I had a weak immune system when I was in school. Every blood test that was taken till the time I was 18 showed that my hemoglobin levels were shy of the normal level. Given how little I ate, the poor blood results were meant to be. At 18, I went to college and things began to change. For the first time in my life, I began to value food- thanks to the scant meals available to me as a paying guest during the first two years in college. I craved my mother’s food and hoarded on it every time I was home. Also, I came to realize that eating less doesn’t guarantee weight loss- because I was eating less in college and my weight did not change at all. When I looked up for information online, it affirmed my doubts that curtailment of meals in fact forces your body to hold on to the existing body fat because the body needs that much energy to keep going. Among a number of things that I stumbled upon was ‘Fitness Blender’ on YouTube.

health-benefits-weight-loss

Fitness Blender is a fitness channel run by a young couple who upload a number of doable/achievable workout videos on YouTube. If you see their channel or visit their website, you will realize that they have a number of short to long videos catering to different fitness needs with beginner/low impact modifications. The young couple and their channel has been the catalyst in shifting my perspective towards weight loss. They have made me understand that you should not work towards fat loss because fat is stigmatized. In fact, fat is a stigma for all the wrong reasons; it is a stigma because you’re scared that the neighborhood aunties are going to comment on it, because you’re scared that your fat will make you stand out among your group of friends, because you’re scared that when you meet your extended family a year later they will make a quip or two on your weight gain. Rather, fat should be stigmatized because obesity is the home to many long term chronic diseases. We should be mindful of what we eat not because we are trying to aim towards a certain waistline but because our food is responsible for making or breaking our health in the long run.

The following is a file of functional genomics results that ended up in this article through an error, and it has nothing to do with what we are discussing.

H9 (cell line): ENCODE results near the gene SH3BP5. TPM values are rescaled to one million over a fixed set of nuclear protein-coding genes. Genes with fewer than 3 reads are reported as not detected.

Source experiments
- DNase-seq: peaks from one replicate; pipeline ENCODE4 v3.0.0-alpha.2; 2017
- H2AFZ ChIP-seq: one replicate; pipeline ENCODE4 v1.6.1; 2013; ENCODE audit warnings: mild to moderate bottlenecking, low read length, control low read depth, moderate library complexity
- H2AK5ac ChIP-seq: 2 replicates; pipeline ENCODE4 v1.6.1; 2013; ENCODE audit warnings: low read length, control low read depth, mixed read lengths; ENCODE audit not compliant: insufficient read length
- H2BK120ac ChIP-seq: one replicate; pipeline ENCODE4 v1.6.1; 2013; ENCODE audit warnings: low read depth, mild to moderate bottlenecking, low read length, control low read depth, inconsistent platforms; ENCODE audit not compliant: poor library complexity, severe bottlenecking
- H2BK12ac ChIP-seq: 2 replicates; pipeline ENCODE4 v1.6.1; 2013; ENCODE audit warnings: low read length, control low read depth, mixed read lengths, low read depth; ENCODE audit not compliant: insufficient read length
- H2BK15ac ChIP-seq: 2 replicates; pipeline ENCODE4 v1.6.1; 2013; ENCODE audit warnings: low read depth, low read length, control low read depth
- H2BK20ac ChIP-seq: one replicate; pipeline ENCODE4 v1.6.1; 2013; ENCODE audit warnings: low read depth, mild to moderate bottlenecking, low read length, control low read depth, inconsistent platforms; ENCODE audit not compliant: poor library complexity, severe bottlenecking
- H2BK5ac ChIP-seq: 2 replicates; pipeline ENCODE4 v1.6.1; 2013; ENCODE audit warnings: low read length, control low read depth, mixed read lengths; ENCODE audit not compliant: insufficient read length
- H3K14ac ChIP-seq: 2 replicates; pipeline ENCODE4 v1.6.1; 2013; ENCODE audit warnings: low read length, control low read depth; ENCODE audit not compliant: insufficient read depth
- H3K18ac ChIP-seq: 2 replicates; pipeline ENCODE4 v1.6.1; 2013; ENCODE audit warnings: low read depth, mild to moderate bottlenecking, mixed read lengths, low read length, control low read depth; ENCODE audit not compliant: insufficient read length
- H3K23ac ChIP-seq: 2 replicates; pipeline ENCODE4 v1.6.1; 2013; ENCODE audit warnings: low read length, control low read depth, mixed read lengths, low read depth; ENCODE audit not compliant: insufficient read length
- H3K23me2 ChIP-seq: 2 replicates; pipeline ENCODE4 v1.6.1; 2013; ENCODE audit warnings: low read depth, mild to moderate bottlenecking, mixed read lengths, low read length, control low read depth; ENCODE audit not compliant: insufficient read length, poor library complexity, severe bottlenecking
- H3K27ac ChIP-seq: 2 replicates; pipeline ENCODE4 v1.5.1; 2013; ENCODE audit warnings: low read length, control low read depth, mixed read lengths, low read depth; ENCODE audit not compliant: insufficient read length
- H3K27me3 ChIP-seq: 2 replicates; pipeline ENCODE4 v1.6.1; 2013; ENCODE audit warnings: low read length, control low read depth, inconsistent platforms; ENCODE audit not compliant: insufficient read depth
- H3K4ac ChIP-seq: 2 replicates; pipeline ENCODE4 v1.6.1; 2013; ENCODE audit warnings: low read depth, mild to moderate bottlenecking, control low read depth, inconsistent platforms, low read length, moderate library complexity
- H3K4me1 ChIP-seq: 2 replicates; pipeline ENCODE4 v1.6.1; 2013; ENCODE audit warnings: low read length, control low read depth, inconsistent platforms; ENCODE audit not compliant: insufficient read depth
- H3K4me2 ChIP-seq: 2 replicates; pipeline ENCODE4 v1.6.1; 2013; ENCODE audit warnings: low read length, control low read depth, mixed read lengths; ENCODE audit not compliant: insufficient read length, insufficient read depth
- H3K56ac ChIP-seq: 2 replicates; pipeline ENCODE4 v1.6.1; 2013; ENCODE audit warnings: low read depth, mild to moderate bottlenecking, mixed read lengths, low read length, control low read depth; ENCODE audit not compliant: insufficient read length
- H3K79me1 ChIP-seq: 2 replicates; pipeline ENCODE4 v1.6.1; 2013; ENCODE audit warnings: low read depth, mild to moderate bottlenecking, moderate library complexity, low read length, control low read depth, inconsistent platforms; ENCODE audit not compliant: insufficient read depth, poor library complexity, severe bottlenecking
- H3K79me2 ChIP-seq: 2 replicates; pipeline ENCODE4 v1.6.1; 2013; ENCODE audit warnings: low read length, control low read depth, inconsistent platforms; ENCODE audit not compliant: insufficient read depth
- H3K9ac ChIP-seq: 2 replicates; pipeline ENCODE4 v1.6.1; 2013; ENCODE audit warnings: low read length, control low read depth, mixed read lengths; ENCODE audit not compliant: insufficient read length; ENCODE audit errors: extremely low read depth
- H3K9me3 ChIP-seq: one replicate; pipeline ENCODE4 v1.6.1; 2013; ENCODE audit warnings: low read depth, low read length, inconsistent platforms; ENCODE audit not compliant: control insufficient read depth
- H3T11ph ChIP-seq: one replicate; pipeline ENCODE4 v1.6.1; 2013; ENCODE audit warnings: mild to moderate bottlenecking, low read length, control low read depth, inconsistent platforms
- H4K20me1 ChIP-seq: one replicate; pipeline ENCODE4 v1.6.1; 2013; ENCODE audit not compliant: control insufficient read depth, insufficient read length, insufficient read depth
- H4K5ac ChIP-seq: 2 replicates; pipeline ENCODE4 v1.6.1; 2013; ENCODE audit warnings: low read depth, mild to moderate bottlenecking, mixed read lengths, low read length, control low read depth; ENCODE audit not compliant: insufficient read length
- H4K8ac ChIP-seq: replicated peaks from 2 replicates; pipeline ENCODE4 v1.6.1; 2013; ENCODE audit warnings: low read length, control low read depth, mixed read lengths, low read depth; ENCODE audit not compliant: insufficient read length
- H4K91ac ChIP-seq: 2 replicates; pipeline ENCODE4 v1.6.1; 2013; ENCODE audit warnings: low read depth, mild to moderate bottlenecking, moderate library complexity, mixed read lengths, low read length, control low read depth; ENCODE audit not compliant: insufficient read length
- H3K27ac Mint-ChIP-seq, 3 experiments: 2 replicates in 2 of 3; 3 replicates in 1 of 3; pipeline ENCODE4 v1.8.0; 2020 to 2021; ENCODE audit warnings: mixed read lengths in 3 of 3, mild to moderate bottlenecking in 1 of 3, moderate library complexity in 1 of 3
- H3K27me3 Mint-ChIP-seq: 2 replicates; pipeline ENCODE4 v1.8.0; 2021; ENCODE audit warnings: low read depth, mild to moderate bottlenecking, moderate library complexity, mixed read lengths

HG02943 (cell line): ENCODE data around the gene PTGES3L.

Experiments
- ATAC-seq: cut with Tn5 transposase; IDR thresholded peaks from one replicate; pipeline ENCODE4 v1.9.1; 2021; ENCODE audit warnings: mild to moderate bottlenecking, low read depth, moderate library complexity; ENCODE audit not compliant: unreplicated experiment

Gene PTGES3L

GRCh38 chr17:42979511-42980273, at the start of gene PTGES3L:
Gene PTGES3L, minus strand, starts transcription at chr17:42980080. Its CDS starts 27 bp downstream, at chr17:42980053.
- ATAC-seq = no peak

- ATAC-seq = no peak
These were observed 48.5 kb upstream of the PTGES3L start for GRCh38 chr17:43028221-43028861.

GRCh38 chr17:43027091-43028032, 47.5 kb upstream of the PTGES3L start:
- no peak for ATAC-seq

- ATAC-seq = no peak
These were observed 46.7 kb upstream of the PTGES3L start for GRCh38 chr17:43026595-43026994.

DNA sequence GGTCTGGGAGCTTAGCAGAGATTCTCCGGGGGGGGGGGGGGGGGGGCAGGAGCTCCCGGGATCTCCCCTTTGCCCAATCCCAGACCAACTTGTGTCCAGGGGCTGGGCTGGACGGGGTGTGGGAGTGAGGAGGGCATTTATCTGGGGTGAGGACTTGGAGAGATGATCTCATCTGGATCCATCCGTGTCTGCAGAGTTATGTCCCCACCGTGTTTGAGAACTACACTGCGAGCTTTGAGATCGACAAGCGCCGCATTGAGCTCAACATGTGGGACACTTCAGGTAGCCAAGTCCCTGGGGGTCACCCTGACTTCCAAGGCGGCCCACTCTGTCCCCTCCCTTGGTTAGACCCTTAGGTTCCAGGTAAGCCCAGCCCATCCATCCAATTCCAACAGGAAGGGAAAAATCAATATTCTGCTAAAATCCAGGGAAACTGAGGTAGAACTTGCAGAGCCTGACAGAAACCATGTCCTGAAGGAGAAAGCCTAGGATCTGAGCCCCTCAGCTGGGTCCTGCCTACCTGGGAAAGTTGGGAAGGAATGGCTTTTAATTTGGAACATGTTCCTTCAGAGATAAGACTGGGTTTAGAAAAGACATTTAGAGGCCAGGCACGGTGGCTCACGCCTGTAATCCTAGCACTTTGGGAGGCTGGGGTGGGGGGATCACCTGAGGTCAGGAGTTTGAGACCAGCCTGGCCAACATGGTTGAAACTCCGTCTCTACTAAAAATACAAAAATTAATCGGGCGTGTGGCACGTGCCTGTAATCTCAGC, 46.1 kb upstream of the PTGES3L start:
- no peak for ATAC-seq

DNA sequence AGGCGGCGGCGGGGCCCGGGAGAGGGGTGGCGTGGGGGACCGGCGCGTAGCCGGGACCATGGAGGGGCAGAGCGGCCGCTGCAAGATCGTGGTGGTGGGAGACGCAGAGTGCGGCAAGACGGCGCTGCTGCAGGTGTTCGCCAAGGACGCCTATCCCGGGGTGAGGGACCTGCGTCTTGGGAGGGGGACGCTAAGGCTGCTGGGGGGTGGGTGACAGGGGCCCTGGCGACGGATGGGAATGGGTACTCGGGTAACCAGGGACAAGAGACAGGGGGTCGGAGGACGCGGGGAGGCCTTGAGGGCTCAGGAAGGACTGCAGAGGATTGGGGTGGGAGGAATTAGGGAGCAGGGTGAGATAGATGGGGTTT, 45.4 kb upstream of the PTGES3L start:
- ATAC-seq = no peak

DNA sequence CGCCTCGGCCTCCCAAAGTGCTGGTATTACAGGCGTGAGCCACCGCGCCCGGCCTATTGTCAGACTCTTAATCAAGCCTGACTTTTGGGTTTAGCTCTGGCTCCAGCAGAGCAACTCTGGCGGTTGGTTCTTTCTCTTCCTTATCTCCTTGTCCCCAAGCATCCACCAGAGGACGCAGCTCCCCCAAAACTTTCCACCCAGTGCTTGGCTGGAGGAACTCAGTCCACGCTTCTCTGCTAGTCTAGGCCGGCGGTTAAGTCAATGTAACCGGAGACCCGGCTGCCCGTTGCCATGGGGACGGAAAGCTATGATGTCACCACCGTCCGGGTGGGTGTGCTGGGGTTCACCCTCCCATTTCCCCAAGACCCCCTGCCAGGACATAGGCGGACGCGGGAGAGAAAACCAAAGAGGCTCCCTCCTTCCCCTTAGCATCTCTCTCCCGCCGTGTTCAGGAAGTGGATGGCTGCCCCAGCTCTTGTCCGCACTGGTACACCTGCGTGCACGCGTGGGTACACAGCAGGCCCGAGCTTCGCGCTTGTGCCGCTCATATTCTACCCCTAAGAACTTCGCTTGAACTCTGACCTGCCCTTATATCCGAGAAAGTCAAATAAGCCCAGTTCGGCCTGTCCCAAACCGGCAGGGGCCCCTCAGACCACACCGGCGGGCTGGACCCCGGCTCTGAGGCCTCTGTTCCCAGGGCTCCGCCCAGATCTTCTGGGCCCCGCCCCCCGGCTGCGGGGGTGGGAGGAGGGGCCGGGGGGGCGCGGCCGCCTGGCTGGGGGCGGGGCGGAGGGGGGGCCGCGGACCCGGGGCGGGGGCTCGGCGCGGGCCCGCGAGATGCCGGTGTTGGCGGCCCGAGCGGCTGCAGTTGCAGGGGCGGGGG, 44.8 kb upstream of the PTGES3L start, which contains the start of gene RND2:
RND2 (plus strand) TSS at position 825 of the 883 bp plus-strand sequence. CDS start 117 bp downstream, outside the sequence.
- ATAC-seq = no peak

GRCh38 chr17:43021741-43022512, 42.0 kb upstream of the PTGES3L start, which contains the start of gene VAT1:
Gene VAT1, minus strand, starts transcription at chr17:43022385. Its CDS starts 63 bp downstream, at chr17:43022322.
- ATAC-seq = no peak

I have been working out for four years now- on and off. I have no weight loss to back that claim. But I can see how my body has changed. A lot of exercises that I struggled with in the beginning seem doable to me now. I can now last a 50 minute workout. I can lift weights now. My body is much more flexible than it ever was. To a person, who detested any physical activity as a child can do a number of fancy sounding exercises. And even though this has not yielded into a substantial weight loss figure, I find all of this empowering in a way. I have started eating like a normal person and my blood results have improved a lot. I can feel how strong my body feels now and I have come to understand that the thin waistline that I had always aimed for and the means that I had taken to achieve that would have never made my body feel how it feels presently.

Why am I writing about this today is because I have struggled a lot with my body weight and eating habits. Even after a lot of self restraint, I could not stop myself from gaining weight. If only, someone had told me to not rely on the dubious crash diets or crash workouts back then it could have saved me a lot of time, energy and mental peace. So if you see someone around you who is struggling with body weight please do not body shame them, please do not insist them to lose weight for ‘acceptability’; instead help them find them a sustainable way to maintain a healthy lifestyle.


On a side note, have you over thought something that you wanted to write about? I have over thought writing this post for a long time now. I still am not sure if I should have written this.

pepper2017